Amid all the acid debate over President Bush's plan to send tens of thousands more U.S. troops to Iraq, both Secretary of Defense Bob Gates and Joint Chiefs chairman Peter Pace emphasized that the cooperation of the Iraqi government was essential to the success of Bush's latest strategy. "There is no number of additional U.S. troops that will make a difference absent the political will of the Iraqi leadership and the religious leadership," Pace told lawmakers on Capitol Hill late last week.
There are many reasons to feel unsettled about the war at this point, among them a haggard commander in chief who, in his latest prime time speech, appeared no more convinced than the American public about his escalation of conflict in the region.
But staking the grand plan on the Iraqi leadership? It was less than two months ago that a "leaked" memo from the White House indicated we should have about as much faith in Iraqi Prime Minister Nouri al-Maliki to get the job done as the prospect of Mahdi militiamen and Sunni insurgents sitting down to have tea and apologize for all the holes they've drilled in the executed corpses of each other's countrymen. (Just to review: The memo, prepared by Bush's national security advisor Stephen Hadley, essentially concluded that Maliki was either "ignorant" of the reality on the streets, deceptive in his talks with U.S. officials, or simply incapable of carrying out what were otherwise good intentions to get Iraq's house in order.)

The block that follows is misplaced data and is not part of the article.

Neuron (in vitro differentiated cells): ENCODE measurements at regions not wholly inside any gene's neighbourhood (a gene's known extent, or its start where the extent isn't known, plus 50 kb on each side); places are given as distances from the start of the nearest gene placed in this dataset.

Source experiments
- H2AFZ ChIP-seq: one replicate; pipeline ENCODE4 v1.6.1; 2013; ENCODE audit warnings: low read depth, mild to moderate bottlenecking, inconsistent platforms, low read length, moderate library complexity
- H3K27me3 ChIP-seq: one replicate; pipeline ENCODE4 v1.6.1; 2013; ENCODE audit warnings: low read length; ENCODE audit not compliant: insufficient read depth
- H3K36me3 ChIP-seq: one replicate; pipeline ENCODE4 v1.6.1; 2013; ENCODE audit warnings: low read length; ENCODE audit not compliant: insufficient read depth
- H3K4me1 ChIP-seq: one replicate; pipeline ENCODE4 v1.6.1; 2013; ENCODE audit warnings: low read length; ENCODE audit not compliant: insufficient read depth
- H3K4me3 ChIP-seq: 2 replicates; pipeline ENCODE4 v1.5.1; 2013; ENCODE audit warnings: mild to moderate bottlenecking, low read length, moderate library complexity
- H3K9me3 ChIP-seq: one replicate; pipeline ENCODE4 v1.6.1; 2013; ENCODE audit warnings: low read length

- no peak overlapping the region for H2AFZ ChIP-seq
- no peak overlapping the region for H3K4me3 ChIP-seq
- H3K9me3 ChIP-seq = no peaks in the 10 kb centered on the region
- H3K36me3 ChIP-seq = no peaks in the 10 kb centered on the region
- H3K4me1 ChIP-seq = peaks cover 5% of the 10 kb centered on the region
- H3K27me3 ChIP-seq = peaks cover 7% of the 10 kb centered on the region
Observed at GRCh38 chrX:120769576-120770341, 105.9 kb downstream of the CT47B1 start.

Yet more reassurance comes by way of this report today from the New York Times' Baghdad bureau chief John Burns: "Just days after President Bush unveiled a new war plan calling for more than 20,000 additional American troops in Iraq, the heart of the effort -- a major push to secure the capital -- faces some of its fiercest resistance from the very people it depends on for success: Iraqi government officials." The empowered Shiites, it seems, are not so interested in cracking down on extremists in their own ranks, even as they are quick to bring brutal justice to evildoers on the other side. "We are implementing a strategy to embolden a government that is actually part of the problem," said one American military official in Baghdad, according to the report. "We are being played like a pawn."
Not to worry, counsels Vice President Dick Cheney. When asked by Chris Wallace on "Fox News Sunday" why the American public should believe in the new plan given the administration's past failed policies in Iraq, Cheney replied: "No war ever goes smoothly all the way. Lots of times you have to make adjustments. That's what we're doing here."